Originally posted on Data Center POST

Data Center POST had the opportunity to connect with Oren Wool, VP of Sustainability at Quantum Loophole, an innovative developer of first-of-its-kind Gigawatt-scale master planned data center communities. At Quantum Loophole, Oren is the driving force behind its eco-friendly initiatives in Frederick, Maryland. As a firm believer in innovative solutions that align business goals with sustainability, Oren works hard to minimize the environmental impact of Quantum Loophole and its clients. Learn more about Oren and Quantum Loophole’s fiber and connectivity initiatives in the Connected America 2023  interview below.  

Data Center POST (DCP) Question: When deploying new fiber network, do you have an opinion about whether the fiber should be buried (underground) or not – and where does this matter most and why?

Oren Wool, VP of Sustainability, Quantum Loophole (OW) Answer: QLoop is a ~ 40-mile custom fiber conduit system that Quantum Loophole is constructing to connect  Quantum Frederick – a 2100+ acre mass-scale data center development site – with the vast internet ecosystem in Northern Virginia (NoVA). For us, it was important to bury our fiber fairly deep. As such, the QLoop network connecting our Maryland community to NoVA is buried at a minimum depth of 56 inches because we know that some of our customers will want that added security.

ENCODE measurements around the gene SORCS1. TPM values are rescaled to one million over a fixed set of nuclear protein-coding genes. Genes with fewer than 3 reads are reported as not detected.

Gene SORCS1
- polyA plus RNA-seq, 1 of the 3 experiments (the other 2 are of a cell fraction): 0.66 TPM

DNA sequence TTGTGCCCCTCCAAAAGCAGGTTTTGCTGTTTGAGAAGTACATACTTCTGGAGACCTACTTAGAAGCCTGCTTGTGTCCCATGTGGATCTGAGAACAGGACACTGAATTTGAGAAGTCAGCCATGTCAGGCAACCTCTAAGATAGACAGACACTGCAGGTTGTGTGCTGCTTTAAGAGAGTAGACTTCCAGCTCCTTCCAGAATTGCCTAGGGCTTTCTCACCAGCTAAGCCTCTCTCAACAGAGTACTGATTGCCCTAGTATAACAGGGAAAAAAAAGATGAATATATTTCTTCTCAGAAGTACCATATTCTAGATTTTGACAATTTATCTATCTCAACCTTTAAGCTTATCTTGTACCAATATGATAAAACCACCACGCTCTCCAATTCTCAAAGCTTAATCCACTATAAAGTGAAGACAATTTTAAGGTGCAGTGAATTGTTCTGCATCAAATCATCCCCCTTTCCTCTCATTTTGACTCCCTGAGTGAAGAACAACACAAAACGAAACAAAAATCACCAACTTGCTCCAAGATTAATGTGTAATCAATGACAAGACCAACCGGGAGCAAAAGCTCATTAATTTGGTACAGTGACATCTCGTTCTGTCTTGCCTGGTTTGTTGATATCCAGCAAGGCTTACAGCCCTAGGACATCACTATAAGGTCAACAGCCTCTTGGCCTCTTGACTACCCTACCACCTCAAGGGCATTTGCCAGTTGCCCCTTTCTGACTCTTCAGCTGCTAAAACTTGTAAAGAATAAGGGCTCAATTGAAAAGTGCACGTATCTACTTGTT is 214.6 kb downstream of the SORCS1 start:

DCP Q: The digital divide is real. From lack of fiber to educational opportunities that enable digital literacy, there’s a lot we need to do to equalize the playing field. What is your company doing to play a role in bridging this gap?

OW A: We believe that bringing massive backbone connectivity to a community like Frederick, Maryland, opens up a variety of different opportunities for businesses, schools and our residential neighbors. Because we have such a large development site with massive amounts of connectivity available, we want to be sure that the community understands the long-term value this adds. While we aren’t a service provider of internet or network services, we are in early conversations about how wireless and local ISPs can leverage our backbone to open connectivity for underserved communities.

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